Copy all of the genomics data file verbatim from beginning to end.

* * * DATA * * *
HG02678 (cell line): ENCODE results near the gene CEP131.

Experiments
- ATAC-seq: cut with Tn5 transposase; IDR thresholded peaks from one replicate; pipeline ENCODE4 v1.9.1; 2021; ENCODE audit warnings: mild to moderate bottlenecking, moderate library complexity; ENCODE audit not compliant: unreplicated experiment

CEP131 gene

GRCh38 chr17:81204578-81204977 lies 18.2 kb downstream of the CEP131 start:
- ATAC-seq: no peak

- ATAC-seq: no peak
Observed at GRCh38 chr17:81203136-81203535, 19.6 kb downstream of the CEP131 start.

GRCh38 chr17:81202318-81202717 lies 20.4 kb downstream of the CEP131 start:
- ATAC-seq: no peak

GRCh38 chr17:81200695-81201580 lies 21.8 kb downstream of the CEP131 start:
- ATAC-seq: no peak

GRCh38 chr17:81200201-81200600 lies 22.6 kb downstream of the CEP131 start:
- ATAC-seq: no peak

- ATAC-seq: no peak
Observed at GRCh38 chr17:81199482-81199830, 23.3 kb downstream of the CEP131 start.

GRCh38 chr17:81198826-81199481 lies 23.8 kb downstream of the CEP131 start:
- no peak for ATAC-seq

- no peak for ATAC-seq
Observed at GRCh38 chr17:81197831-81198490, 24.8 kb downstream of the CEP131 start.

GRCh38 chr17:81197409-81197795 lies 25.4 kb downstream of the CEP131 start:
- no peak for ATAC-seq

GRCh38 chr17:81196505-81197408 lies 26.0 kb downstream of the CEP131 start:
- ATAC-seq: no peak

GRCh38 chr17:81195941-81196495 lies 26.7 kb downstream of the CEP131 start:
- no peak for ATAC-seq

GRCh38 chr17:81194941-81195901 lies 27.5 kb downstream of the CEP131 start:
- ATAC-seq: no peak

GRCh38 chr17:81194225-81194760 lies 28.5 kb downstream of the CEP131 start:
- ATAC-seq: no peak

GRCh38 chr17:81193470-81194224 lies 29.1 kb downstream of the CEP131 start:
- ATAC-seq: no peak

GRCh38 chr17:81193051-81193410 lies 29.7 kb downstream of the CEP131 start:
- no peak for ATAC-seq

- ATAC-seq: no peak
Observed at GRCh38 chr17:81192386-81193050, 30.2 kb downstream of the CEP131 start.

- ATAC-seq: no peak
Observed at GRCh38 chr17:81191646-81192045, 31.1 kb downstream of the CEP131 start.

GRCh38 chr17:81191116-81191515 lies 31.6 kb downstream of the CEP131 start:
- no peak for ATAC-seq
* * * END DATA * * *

HG02678 (cell line): ENCODE results near the gene CEP131.

Experiments
- ATAC-seq: cut with Tn5 transposase; IDR thresholded peaks from one replicate; pipeline ENCODE4 v1.9.1; 2021; ENCODE audit warnings: mild to moderate bottlenecking, moderate library complexity; ENCODE audit not compliant: unreplicated experiment

CEP131 gene

GRCh38 chr17:81204578-81204977 lies 18.2 kb downstream of the CEP131 start:
- ATAC-seq: no peak

- ATAC-seq: no peak
Observed at GRCh38 chr17:81203136-81203535, 19.6 kb downstream of the CEP131 start.

GRCh38 chr17:81202318-81202717 lies 20.4 kb downstream of the CEP131 start:
- ATAC-seq: no peak

GRCh38 chr17:81200695-81201580 lies 21.8 kb downstream of the CEP131 start:
- ATAC-seq: no peak

GRCh38 chr17:81200201-81200600 lies 22.6 kb downstream of the CEP131 start:
- ATAC-seq: no peak

- ATAC-seq: no peak
Observed at GRCh38 chr17:81199482-81199830, 23.3 kb downstream of the CEP131 start.

GRCh38 chr17:81198826-81199481 lies 23.8 kb downstream of the CEP131 start:
- no peak for ATAC-seq

- no peak for ATAC-seq
Observed at GRCh38 chr17:81197831-81198490, 24.8 kb downstream of the CEP131 start.

GRCh38 chr17:81197409-81197795 lies 25.4 kb downstream of the CEP131 start:
- no peak for ATAC-seq

GRCh38 chr17:81196505-81197408 lies 26.0 kb downstream of the CEP131 start:
- ATAC-seq: no peak

GRCh38 chr17:81195941-81196495 lies 26.7 kb downstream of the CEP131 start:
- no peak for ATAC-seq

GRCh38 chr17:81194941-81195901 lies 27.5 kb downstream of the CEP131 start:
- ATAC-seq: no peak

GRCh38 chr17:81194225-81194760 lies 28.5 kb downstream of the CEP131 start:
- ATAC-seq: no peak

GRCh38 chr17:81193470-81194224 lies 29.1 kb downstream of the CEP131 start:
- ATAC-seq: no peak

GRCh38 chr17:81193051-81193410 lies 29.7 kb downstream of the CEP131 start:
- no peak for ATAC-seq

- ATAC-seq: no peak
Observed at GRCh38 chr17:81192386-81193050, 30.2 kb downstream of the CEP131 start.

- ATAC-seq: no peak
Observed at GRCh38 chr17:81191646-81192045, 31.1 kb downstream of the CEP131 start.

GRCh38 chr17:81191116-81191515 lies 31.6 kb downstream of the CEP131 start:
- no peak for ATAC-seq